I was recently walking a landowner’s property, discussing the various opportunities we were seeing to improve or enhance wildlife habitat on the parcel, as well as where the parcel sat in the larger landscape matrix of fields and forests. Their grandson was tagging along, more interested in finding insects than in our discussions of age class diversity and the merits of various soft species. His attention, however, became laser focused when I offered that perhaps a Brontosaurus was an appropriate mechanism for achieving the desired outcome before us—in this case developing a young forest condition (or ‘early successional habitat’) favored by species like ruffed grouse, American woodcock, or chestnut-sided warbler. With eyes the size of saucers he looked up anxiously waiting to hear where we found a dinosaur and how soon we could get it there. Realizing where his head went, I had to explain that while unfortunately we weren’t going to be able to recreate the Jurassic period on their back forty, we just might be able to get something almost as cool in there. What’s almost as cool as dinosaurs to the young imagination you ask? Well, heavy machinery of course.
Early successional habitat can be described as habitat with vigorously growing grasses, forbs, shrubs and trees which provide excellent food and cover for wildlife, but need disturbance to be maintained, as this forest type losses much of its critical structure and function when it reaches 15-20 years old. Examples of early successional habitats can include grasslands, old fields or pastures, shrub thickets, and (most pertinent to our work) young forests. If these habitats are not mowed, brush hogged, burned, or cut in some fashion they will eventually become a more mature forest over time. Grasslands will revert to old fields, old fields will eventually grow into young forest, and young forest will grow into mature forest. This process is referred to as succession. As such, these areas are often referred to as early-successional habitats. Don’t get me wrong, old forests are key (keep your eyes peeled for a future newsletter piece on where Old Forests fit in our vision) but it’s the diversity of habitats which make our landscape so rich to the myriad of species that call them home. Early successional habitats are part of that diversity.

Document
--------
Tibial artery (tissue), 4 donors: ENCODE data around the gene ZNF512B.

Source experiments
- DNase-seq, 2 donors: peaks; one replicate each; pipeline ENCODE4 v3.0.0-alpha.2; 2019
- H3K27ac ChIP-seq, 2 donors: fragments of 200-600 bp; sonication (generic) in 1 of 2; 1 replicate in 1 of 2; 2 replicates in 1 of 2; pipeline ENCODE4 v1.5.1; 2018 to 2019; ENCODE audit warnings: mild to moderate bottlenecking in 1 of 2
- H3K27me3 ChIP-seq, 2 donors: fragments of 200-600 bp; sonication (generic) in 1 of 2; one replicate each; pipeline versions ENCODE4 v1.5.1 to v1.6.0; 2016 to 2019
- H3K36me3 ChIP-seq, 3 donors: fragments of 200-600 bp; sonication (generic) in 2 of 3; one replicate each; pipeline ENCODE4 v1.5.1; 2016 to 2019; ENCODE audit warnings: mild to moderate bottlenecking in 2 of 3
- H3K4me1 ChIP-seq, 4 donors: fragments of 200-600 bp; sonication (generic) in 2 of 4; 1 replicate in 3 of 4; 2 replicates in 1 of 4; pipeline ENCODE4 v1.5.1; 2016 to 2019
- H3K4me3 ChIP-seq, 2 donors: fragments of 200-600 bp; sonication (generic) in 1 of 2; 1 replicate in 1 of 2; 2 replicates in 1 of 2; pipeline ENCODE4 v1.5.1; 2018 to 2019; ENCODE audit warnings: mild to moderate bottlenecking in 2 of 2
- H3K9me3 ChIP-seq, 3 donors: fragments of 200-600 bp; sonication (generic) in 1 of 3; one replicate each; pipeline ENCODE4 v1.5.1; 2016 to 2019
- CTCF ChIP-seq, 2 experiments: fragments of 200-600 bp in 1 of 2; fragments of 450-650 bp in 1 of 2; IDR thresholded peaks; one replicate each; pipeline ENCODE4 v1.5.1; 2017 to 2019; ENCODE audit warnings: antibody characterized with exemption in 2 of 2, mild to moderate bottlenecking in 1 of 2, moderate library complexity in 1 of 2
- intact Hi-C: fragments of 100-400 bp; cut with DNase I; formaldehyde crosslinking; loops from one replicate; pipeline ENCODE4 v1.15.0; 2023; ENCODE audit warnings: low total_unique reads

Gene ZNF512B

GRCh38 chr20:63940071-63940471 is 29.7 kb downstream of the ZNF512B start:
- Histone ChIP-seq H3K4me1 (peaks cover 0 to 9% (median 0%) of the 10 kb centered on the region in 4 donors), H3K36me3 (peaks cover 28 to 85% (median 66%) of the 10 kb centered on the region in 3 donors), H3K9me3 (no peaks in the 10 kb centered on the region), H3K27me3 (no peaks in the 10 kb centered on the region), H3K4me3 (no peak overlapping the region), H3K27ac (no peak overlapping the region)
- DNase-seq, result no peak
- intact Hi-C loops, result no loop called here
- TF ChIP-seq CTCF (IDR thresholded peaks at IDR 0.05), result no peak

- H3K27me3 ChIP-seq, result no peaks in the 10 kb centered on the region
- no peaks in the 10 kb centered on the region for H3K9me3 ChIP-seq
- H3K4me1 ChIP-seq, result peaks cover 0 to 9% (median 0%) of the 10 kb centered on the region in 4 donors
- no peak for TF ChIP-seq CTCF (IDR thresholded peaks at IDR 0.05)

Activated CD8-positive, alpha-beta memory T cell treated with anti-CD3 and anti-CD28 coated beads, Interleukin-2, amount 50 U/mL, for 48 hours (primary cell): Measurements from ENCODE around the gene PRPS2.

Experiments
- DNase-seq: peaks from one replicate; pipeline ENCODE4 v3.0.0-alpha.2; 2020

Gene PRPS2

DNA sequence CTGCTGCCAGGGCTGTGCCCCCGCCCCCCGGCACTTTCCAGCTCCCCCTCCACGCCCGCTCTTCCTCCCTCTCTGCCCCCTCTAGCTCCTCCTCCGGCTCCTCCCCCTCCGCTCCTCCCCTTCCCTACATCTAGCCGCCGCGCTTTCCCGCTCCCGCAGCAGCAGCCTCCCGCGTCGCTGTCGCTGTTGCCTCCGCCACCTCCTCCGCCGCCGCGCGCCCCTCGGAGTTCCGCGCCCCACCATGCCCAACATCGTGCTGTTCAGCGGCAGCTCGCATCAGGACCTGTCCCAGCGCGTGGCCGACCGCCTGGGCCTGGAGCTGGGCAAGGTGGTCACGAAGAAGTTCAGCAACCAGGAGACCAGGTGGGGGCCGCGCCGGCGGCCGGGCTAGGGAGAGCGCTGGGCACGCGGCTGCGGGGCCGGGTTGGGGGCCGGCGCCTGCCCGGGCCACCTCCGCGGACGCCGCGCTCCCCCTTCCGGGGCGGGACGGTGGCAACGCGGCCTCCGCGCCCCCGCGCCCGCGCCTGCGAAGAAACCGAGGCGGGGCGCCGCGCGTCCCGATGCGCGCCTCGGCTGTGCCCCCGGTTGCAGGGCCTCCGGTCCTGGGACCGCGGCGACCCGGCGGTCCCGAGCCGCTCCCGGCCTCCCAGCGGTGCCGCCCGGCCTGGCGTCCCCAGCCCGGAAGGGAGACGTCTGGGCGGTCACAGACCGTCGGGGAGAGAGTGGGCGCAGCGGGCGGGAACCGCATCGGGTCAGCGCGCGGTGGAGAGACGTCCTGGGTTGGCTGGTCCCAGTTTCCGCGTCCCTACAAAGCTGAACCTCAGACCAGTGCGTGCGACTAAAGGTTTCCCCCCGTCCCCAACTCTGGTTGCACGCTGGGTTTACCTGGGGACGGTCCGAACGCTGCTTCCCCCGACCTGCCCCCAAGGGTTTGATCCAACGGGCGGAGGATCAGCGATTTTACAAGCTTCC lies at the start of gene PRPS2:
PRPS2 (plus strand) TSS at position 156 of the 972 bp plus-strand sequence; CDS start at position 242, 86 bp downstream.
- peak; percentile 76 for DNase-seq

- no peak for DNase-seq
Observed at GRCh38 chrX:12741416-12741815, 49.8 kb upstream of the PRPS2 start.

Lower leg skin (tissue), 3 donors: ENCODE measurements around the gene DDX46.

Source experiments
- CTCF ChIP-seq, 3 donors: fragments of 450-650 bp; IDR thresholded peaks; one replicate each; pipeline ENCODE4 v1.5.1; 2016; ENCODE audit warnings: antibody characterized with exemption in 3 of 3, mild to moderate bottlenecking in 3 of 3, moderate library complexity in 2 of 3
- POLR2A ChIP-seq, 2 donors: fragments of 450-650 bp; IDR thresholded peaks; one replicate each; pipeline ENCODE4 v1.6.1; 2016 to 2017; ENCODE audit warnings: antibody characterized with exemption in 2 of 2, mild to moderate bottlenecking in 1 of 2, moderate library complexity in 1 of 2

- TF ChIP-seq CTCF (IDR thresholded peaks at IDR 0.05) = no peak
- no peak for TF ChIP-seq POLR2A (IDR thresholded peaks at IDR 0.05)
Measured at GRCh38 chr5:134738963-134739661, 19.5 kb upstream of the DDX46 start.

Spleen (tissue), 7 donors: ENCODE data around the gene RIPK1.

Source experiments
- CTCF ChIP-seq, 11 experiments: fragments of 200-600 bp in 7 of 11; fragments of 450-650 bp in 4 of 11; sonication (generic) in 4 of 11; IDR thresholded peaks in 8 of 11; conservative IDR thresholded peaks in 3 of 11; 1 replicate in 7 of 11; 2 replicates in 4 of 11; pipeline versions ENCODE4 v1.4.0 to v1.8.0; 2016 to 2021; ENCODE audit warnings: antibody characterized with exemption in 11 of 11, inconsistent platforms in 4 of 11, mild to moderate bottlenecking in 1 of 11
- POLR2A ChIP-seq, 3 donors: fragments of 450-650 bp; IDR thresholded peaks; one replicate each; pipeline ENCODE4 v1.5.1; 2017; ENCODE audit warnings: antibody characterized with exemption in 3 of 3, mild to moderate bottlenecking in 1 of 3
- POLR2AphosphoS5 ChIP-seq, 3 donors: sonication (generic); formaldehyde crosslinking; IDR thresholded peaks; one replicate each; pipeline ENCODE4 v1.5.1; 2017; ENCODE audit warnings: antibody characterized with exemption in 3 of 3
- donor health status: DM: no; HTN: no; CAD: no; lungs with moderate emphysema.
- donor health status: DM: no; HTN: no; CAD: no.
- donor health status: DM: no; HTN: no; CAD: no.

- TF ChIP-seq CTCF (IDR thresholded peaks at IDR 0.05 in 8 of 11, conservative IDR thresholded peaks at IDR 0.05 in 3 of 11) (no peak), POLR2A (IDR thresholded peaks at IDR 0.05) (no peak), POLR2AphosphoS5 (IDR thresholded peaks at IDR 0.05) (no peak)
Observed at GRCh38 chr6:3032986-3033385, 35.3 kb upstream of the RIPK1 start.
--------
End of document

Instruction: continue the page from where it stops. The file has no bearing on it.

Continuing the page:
So, where’s the Brontosaurus come in? Well, a ‘bronto’ is a common name for a piece of equipment which helps us maintain some of these habitats in the most efficient and effective way possible. These machines, typically with the same body as an excavator, use a chipper (or mulching head) on a long boom arm to grind standing trees all the way down to the ground, leaving piles of mulch in its wake. While this may surface memories of Disney’s Fern Gully in anyone reading this who came of age in the early 1990s, the machine is incredibly effective when working in stands of young aspen or grey birch. Imagine standing with your chainsaw, looking over two acres populated by tens of thousands of 3-4” stems which need to come down. My back gets sore just thinking about it. This machine takes what might be a weeks’ worth of work and knocks it out in a manner of hours. Now, a caveat—we generally cut (or grind) everything in these areas. We tend to leave 10-15% of standing trees to maintain high perches and enhance structural diversity, as well as retain sources of mast in the stand like the apple trees so common in our old, abandoned pastures which have regrown to young forest. We also like to knock the tops out or some trees, but leave them standing to recruit dead snags for cavity nesters, as well as to contribute to coarse woody debris volumes. When the work is done nature quickly takes over and within a season the area is once again lush with new growth as the process starts all over again.
The Brontosaurus is just one tool in our box, but it’s an important one, so next time you wonder about the connection a little chestnut-sided warbler has to dinosaur, remember the Brono, and know that’s fine to embrace your inner kid and let out a wide-eyed ‘wow’ when you see these machines in action.